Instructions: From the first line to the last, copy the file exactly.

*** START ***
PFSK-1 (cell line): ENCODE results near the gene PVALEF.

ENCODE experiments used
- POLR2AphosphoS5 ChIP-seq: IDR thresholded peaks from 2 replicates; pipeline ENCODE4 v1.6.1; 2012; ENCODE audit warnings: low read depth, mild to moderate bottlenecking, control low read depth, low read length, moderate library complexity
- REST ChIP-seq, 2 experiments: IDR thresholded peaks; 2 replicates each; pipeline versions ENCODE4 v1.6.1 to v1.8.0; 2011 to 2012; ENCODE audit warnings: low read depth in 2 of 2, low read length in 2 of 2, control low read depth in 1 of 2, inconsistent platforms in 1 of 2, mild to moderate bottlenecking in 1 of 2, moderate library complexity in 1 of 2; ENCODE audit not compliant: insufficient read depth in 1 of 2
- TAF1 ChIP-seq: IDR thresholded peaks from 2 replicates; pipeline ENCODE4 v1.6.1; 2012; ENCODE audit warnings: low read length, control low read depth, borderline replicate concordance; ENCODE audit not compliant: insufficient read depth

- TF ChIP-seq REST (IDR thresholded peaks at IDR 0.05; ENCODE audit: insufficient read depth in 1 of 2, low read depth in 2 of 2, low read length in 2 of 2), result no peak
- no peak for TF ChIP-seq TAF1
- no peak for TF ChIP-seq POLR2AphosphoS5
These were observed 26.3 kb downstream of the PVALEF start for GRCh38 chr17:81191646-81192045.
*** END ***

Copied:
PFSK-1 (cell line): ENCODE results near the gene PVALEF.

ENCODE experiments used
- POLR2AphosphoS5 ChIP-seq: IDR thresholded peaks from 2 replicates; pipeline ENCODE4 v1.6.1; 2012; ENCODE audit warnings: low read depth, mild to moderate bottlenecking, control low read depth, low read length, moderate library complexity
- REST ChIP-seq, 2 experiments: IDR thresholded peaks; 2 replicates each; pipeline versions ENCODE4 v1.6.1 to v1.8.0; 2011 to 2012; ENCODE audit warnings: low read depth in 2 of 2, low read length in 2 of 2, control low read depth in 1 of 2, inconsistent platforms in 1 of 2, mild to moderate bottlenecking in 1 of 2, moderate library complexity in 1 of 2; ENCODE audit not compliant: insufficient read depth in 1 of 2
- TAF1 ChIP-seq: IDR thresholded peaks from 2 replicates; pipeline ENCODE4 v1.6.1; 2012; ENCODE audit warnings: low read length, control low read depth, borderline replicate concordance; ENCODE audit not compliant: insufficient read depth

- TF ChIP-seq REST (IDR thresholded peaks at IDR 0.05; ENCODE audit: insufficient read depth in 1 of 2, low read depth in 2 of 2, low read length in 2 of 2), result no peak
- no peak for TF ChIP-seq TAF1
- no peak for TF ChIP-seq POLR2AphosphoS5
These were observed 26.3 kb downstream of the PVALEF start for GRCh38 chr17:81191646-81192045.